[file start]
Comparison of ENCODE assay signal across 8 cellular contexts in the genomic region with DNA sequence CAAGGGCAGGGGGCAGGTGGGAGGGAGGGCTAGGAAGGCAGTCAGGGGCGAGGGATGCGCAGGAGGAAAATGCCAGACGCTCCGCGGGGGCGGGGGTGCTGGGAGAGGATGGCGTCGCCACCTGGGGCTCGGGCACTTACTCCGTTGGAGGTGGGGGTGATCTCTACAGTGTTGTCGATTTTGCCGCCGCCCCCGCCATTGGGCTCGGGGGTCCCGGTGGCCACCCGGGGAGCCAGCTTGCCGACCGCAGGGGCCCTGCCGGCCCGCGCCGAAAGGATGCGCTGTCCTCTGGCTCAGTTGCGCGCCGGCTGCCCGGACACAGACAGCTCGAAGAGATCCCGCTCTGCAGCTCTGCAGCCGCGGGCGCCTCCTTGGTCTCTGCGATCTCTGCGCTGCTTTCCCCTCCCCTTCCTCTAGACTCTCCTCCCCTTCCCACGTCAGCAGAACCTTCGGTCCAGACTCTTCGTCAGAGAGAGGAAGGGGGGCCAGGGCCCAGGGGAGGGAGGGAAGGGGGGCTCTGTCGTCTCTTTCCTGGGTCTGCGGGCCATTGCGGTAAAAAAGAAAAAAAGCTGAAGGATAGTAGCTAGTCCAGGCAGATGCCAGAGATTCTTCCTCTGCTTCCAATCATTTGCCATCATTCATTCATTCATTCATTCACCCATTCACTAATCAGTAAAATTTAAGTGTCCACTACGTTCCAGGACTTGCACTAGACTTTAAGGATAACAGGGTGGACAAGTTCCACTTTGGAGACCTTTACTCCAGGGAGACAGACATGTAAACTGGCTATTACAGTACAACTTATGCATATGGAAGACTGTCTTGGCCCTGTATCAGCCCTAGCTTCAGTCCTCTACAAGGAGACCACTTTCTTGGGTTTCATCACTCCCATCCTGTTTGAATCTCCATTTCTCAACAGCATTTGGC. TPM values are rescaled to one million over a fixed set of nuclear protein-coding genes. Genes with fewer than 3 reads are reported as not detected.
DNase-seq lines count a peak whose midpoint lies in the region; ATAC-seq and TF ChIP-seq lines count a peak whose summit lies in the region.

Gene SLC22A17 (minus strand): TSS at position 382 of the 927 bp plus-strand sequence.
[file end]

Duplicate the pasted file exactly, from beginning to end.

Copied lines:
Comparison of ENCODE assay signal across 8 cellular contexts in the genomic region with DNA sequence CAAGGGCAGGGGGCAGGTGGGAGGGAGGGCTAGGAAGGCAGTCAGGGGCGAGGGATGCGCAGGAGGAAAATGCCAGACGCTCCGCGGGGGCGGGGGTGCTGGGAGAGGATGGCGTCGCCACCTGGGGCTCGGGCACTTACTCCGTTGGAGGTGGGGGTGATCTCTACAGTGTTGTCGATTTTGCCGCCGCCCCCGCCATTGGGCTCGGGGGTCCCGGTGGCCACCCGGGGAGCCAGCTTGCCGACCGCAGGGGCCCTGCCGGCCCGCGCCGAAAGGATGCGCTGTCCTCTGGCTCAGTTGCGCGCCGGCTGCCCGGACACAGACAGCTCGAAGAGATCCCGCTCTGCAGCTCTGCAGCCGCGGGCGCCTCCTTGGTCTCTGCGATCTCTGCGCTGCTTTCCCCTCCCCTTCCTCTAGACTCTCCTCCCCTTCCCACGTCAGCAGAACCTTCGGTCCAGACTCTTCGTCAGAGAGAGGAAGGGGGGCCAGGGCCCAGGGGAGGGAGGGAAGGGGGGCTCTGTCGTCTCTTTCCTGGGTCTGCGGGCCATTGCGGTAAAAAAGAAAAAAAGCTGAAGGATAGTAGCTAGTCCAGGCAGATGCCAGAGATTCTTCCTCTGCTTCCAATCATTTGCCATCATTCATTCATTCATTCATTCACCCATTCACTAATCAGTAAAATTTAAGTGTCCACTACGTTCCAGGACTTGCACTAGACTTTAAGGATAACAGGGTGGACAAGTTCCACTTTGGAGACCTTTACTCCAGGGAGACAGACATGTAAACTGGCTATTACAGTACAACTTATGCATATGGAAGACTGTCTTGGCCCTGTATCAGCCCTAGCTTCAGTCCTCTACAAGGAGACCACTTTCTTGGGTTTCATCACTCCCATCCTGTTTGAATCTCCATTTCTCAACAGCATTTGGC. TPM values are rescaled to one million over a fixed set of nuclear protein-coding genes. Genes with fewer than 3 reads are reported as not detected.
DNase-seq lines count a peak whose midpoint lies in the region; ATAC-seq and TF ChIP-seq lines count a peak whose summit lies in the region.

Gene SLC22A17 (minus strand): TSS at position 382 of the 927 bp plus-strand sequence.